Standard 15 inch MBP or base model retina MBP?

Discussion in 'MacBook Pro' started by kaio789, Jun 18, 2012.

  1. kaio789 macrumors newbie

    Aug 22, 2009
    I am about to purchase my first MBP for college, and I'm wondering if it would be better to buy the cheapest, base model of the new retina MacBook, or for the same price, the best version of the standard, non retina MacBook pro. I am going to be doing a lot of music recording and video editing, so I'd want the computer that would be best for that. However I also want it to last a long time, and not be too heavy. The retina screen is nice, but I could live without it, and Im not sure how I feel about the lack of an optical drive.
    Thanks for the help!!
  2. Feed Me macrumors 6502a

    Feed Me

    Jan 7, 2012
    Location Location
    If you're going to be paying the same price, definitely go for the RMBP!

    It's faster (assuming you're not using an SSD in the standard MBP), lighter, and the screen is insane. If you ever do need the CD drive you can buy an external one.
  3. Stetrain macrumors 68040

    Feb 6, 2009
    Check them out in store to see about portability. I would almost even recommend one of the new 13" Macbook Airs for a college computer, just because of the size and weight.

    The Retina MBP should have plenty of horsepower for music and video editing, and the SSD should make it faster in day to day use that the non-retina version.

    With any laptop with an SSD, you may want to have an external drive for storing things like large amounts of music or video. All the new models have USB 3 so external drives should be pretty fast.
  4. barredfreak macrumors 6502

    Jan 9, 2012
    I'd definitely recommend getting the MBPR. It's worth what you'd pay for a maxed out normal MBP. USB SuperDrives can be found for cheap, too. Don't worry about that.
  5. Trey M macrumors 6502a

    Trey M

    Jul 25, 2011
    As a college student myself, I would either recommend the RMBP or a 13'' air as another user said. Now, if you're a power user and you think you'll use the power of the RMBP, get it. But if you need a powerful laptop that isn't necessarily great for gaming and such get a MBA. Portability is huge in college- bigger than you'd think- and I would say get the lightest possible laptop for what you need.

    However, you said you'll be doing video editing which would probably require a dedicated GPU, so I'd go for the RMBP.

    I can tell you that the 15'' non-retina MBP was too heavy to carry around in college- for my liking anyways. A lot of time I found myself using small desks that the 15'' would barely even fit on. On top of all of that, it's just really heavy and thick. The RMBP solves all of these problems except the footprint, but like I said, get what you think you'll need.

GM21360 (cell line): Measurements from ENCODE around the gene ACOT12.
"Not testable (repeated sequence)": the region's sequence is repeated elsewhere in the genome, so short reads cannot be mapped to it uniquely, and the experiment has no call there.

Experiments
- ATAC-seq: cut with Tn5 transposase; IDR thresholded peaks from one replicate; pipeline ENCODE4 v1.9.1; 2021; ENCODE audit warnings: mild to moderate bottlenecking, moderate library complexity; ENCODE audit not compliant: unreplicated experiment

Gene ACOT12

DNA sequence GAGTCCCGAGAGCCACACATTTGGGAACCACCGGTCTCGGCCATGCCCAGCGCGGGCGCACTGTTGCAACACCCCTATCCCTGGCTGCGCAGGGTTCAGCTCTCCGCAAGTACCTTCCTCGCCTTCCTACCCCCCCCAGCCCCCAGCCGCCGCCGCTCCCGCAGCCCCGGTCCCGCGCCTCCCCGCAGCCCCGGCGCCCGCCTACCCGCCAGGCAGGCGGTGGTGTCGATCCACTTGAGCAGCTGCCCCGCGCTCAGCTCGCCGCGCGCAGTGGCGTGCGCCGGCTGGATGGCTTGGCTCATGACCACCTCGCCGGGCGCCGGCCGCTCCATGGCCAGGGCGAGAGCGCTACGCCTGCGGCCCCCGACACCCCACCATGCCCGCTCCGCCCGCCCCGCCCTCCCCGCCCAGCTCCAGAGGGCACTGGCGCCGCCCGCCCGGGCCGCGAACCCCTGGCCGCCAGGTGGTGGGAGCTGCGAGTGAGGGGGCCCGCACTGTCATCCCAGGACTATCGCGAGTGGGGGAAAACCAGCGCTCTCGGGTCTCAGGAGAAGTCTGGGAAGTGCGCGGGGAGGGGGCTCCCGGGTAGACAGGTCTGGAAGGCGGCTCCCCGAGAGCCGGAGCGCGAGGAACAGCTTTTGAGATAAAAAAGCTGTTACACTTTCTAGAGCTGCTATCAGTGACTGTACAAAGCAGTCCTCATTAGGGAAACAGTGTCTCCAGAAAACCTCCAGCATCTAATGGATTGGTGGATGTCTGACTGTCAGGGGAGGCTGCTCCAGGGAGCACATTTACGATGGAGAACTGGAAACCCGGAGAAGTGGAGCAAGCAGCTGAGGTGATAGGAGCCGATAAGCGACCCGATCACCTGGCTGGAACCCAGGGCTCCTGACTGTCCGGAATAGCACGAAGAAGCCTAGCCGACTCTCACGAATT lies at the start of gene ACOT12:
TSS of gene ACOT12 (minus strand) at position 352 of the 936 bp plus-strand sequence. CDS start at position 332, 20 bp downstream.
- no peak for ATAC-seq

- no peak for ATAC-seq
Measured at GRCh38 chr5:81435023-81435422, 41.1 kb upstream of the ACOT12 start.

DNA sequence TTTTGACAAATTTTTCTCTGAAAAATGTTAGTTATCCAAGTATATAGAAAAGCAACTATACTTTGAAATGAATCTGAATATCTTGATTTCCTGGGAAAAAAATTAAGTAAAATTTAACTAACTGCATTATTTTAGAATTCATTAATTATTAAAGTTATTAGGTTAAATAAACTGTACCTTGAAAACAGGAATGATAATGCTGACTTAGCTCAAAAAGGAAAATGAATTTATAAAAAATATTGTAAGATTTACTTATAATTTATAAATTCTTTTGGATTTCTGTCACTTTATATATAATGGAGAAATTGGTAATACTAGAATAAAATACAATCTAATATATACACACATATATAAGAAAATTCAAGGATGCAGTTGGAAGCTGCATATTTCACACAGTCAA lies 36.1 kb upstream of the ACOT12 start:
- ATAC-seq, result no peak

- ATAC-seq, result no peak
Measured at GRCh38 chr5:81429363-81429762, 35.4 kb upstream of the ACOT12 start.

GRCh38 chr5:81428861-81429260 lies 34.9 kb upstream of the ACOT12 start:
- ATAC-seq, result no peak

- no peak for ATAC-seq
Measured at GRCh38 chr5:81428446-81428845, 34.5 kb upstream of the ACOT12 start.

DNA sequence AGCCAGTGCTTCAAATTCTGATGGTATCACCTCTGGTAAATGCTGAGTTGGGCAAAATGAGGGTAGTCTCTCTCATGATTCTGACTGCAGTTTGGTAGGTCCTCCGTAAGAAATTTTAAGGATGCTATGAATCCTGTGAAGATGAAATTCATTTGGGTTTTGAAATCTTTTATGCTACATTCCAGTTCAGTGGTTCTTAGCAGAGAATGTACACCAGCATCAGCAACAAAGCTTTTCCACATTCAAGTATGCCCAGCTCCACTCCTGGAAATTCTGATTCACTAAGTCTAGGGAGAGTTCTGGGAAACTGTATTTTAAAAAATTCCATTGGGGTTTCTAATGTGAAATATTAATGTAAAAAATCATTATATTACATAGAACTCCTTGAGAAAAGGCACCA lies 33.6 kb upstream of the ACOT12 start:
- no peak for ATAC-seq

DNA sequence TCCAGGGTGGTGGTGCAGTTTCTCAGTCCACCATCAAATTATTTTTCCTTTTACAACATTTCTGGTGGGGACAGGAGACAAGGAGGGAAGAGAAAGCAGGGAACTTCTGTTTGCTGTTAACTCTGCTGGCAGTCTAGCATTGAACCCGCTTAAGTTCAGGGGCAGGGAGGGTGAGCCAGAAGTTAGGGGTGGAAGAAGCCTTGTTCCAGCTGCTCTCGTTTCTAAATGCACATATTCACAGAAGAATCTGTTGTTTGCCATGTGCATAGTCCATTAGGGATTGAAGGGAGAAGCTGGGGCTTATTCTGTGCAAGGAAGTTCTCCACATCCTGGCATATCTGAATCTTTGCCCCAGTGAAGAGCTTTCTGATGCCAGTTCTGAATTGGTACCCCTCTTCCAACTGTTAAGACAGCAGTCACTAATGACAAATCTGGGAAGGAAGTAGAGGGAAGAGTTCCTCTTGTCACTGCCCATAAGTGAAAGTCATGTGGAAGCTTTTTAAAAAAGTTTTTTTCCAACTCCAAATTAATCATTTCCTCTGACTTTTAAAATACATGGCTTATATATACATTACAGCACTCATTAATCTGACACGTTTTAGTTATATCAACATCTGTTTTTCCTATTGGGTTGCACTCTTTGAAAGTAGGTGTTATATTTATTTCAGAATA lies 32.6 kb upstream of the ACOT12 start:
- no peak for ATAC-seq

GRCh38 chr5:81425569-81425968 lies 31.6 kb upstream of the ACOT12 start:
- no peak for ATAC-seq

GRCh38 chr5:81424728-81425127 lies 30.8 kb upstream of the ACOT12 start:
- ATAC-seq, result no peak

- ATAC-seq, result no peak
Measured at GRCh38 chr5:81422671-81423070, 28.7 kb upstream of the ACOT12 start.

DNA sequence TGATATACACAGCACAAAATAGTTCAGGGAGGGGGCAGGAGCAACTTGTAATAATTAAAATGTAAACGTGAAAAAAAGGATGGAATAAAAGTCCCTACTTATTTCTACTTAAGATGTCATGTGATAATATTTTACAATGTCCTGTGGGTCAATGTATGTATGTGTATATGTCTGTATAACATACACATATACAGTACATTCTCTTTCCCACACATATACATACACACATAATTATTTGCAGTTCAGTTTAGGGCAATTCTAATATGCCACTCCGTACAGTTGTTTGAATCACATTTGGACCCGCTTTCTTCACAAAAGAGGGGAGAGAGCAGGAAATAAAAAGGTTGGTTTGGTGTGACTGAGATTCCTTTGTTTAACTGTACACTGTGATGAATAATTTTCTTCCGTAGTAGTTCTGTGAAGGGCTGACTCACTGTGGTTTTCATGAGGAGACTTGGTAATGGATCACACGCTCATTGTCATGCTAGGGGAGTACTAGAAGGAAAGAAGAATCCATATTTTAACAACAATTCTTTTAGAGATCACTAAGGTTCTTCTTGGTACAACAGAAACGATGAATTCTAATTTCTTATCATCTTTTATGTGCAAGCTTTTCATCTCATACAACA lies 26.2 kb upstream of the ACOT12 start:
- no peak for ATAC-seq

Definitely wouldn't get the standard 15'' pro as a college student, I recommend the RMBP or the 13'' Air.
  6. paul8 macrumors member

    Aug 4, 2010
    Is 256 SSD enough for bootcamp?

    I have the same dilemma: do I buy the base RMBP, or the 2.6 GHz 15" with 750GB HD (same price)? I'm concerned about two things with the RMBP: 1) the 256GB SSD will not be large enough to run my Mac apps plus have a 30GB partition for bootcamp. I know I will get a terrabite external drive, but 256 may not be enough (I can't afford the 512GB SSD option). 2) the retina display is ahead of it's time. Many apps will just work in the 1440x900 resolution in the RMBP, so there is no real advantage right now, and maybe some disadvantages (speed, blury display). The no upgrade problem with the RMBP bothers me too. I wish Apple offered the base RMBP model with an option for a 512 SSD.
  7. Queen6 macrumors 604


    Dec 11, 2008
    Land of the Unexpected
    It`s the SSD that`s mainly responsible for pushing the pricing, 256 -512 you would likely be looking at $500 at Apples price point, so for another $100 you get the 2.6 i7 included, until SSD`s significantly drop in price the options will remain limited
  8. rays09 macrumors member

    Jun 12, 2012
    very same dillema with me! c'mon anyone help me! go for 15" high end model high ress or base model Rmbp or base model Rmbp with 16gb RAM!
  9. kaio789 thread starter macrumors newbie

    Aug 22, 2009
    Thank you for all responses! I do think the cheaper model of the retina would work fine for what I need. The only things I'm really worried about are, as someone else mentioned, the fact that many applications are not yet updated for the retina screen. Does anyone know the extent to which this impedes the performance of the application? I have several programs that I already bought that I'll want to install, such as logic, and some games, and I'm wondering if they will run/look worse than they would on a normal MBP, or just in comparison to the retina, and if so then how big of a difference will it be?
  10. yth macrumors member

    Jun 17, 2012
    I'd get the non-retina. why?

    1. i agree, the portability of the retina is a nice feature. but the 15" mbp is still portable enough for university. seriously, go to the apple store and try it out. the retina is thinner, but it's still bulky, no question.

    2. you're a college student. if anything goes wrong with the retina, you're screwed. why? because to replace any single component of the retina, you need to replace the ENTIRE logic board. this will cost $1000+

    3. the retina screen is nice, but at least for now, nothing is customized for it. web pages will appear blurry, images will be blurry, etc.

    4. if you plan to do audio/video editing, you need lots of storage. there are lots of problems with external drives (portability being a big problem). you could just get the normal mbp with 1 TB hdd

    5. if you get the non-retina mbp, it doesn't cost a fortune to upgrade and repair. want to get a new battery? It's going to cost $199...

    basically, i'd avoid listening to the advice you see on this forum. i can't believe everyone's telling you to get a retina mbp, when it's not suited to your needs. a lot of people are caught up in the hype


    if you use Logic, you will need a lot of *local* storage for samples, VSTs, expansions, and everything else. in 4 years, you will definitely need more than 250 GB (maybe even more than 1 TB). the problem with the retina is that you simply can't get more space.

    and running these from an external HDD will have tons of lag, unfortunately
  11. paul8 macrumors member

    Aug 4, 2010